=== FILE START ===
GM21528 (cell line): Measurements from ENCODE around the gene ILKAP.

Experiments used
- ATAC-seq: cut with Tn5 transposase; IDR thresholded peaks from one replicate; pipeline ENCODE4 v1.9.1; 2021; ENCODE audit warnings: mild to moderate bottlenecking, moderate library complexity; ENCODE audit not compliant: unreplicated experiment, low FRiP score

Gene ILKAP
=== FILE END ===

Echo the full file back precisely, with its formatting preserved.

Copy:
GM21528 (cell line): Measurements from ENCODE around the gene ILKAP.

Experiments used
- ATAC-seq: cut with Tn5 transposase; IDR thresholded peaks from one replicate; pipeline ENCODE4 v1.9.1; 2021; ENCODE audit warnings: mild to moderate bottlenecking, moderate library complexity; ENCODE audit not compliant: unreplicated experiment, low FRiP score

Gene ILKAP